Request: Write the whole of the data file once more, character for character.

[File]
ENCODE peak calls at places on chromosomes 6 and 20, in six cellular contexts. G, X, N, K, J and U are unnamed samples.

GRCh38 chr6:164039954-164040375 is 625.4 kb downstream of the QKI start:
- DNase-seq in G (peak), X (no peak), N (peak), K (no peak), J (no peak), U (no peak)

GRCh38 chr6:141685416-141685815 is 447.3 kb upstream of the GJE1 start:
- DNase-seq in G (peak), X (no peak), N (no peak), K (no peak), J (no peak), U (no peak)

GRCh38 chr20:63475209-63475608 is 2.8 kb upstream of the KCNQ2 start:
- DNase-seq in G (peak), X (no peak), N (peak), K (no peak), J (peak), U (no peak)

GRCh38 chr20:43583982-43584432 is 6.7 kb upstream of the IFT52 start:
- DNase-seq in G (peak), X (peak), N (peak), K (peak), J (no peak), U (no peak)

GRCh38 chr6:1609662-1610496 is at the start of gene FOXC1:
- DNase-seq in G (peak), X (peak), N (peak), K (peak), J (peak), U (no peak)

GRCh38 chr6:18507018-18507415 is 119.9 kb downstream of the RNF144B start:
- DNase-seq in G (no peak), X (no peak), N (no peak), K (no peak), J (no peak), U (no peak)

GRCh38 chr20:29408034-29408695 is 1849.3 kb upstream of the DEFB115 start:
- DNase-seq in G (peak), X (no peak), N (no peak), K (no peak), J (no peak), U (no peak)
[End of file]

ENCODE peak calls at places on chromosomes 6 and 20, in six cellular contexts. G, X, N, K, J and U are unnamed samples.

GRCh38 chr6:164039954-164040375 is 625.4 kb downstream of the QKI start:
- DNase-seq in G (peak), X (no peak), N (peak), K (no peak), J (no peak), U (no peak)

GRCh38 chr6:141685416-141685815 is 447.3 kb upstream of the GJE1 start:
- DNase-seq in G (peak), X (no peak), N (no peak), K (no peak), J (no peak), U (no peak)

GRCh38 chr20:63475209-63475608 is 2.8 kb upstream of the KCNQ2 start:
- DNase-seq in G (peak), X (no peak), N (peak), K (no peak), J (peak), U (no peak)

GRCh38 chr20:43583982-43584432 is 6.7 kb upstream of the IFT52 start:
- DNase-seq in G (peak), X (peak), N (peak), K (peak), J (no peak), U (no peak)

GRCh38 chr6:1609662-1610496 is at the start of gene FOXC1:
- DNase-seq in G (peak), X (peak), N (peak), K (peak), J (peak), U (no peak)

GRCh38 chr6:18507018-18507415 is 119.9 kb downstream of the RNF144B start:
- DNase-seq in G (no peak), X (no peak), N (no peak), K (no peak), J (no peak), U (no peak)

GRCh38 chr20:29408034-29408695 is 1849.3 kb upstream of the DEFB115 start:
- DNase-seq in G (peak), X (no peak), N (no peak), K (no peak), J (no peak), U (no peak)